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Nigerian youths demanding jobs at Chevron blocked the company’s Escravos oil depot yesterday. The leader of the protest, Collins Edema, told Reuters that Chevron had promised the youths jobs, and promised the local communities new accommodations after houses next to the depot were “destroyed” to make space for its operations.
“Our protest will continue until Chevron listens to our demands. We at Ugborodo are urging other Itsekiri communities to follow suit and shut down Chevron activities in our communities,” the protest leader said, as quoted by Reuters.
Chevron, for its part, said in a statement that indeed a group of local people had gathered at the gates of its Escravos depot, but did not provide any details as to whether the regular operation of the facility was affected in any way. The company added that it is negotiating with the protesters and has involved the regional government as well.
Chevron has been on the receiving end of multiple Nigeria attacks, most notably at the hand of the Niger Delta Avengers, and have been forced, along with others, to evacuate Nigerian personnel as recently as last month.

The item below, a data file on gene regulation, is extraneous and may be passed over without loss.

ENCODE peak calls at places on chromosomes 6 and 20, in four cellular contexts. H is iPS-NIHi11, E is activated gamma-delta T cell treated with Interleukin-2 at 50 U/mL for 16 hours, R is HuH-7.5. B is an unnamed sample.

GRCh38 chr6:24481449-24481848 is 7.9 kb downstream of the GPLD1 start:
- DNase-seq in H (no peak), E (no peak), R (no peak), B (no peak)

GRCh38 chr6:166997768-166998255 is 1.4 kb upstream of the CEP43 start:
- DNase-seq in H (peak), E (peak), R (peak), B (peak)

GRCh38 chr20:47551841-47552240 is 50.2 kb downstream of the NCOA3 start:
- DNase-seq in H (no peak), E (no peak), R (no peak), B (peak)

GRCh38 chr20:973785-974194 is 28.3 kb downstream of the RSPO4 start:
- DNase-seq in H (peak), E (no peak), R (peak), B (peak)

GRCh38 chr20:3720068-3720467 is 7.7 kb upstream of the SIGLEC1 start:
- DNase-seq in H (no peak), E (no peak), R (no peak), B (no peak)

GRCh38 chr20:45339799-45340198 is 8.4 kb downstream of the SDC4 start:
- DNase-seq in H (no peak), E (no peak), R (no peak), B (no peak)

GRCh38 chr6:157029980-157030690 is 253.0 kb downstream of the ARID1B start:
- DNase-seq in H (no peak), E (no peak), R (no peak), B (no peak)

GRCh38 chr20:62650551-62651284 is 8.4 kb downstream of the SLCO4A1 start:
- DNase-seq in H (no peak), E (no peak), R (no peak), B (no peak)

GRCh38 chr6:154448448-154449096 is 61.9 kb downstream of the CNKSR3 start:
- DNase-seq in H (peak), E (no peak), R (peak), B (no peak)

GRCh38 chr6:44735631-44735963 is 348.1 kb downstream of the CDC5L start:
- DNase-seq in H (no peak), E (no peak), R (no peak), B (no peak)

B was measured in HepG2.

The Niger Delta has been making world headlines for several months now, mostly with violent attacks on oil production and infrastructure, carried out by various militant groups claiming to be protecting the rights of the local communities to get a bigger portion of oil revenues and a cleaner environment.
By Irina Slav for Oilprice.com
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Irina is a writer for Oilprice.com with over a decade of experience writing on the oil and gas industry.